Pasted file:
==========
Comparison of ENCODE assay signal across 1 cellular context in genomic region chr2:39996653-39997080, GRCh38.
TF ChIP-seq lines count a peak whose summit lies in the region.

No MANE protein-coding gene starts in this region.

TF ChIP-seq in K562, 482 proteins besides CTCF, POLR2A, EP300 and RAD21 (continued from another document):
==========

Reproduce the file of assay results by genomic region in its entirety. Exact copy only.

Comparison of ENCODE assay signal across 1 cellular context in genomic region chr2:39996653-39997080, GRCh38.
TF ChIP-seq lines count a peak whose summit lies in the region.

No MANE protein-coding gene starts in this region.

TF ChIP-seq in K562, 482 proteins besides CTCF, POLR2A, EP300 and RAD21 (continued from another document):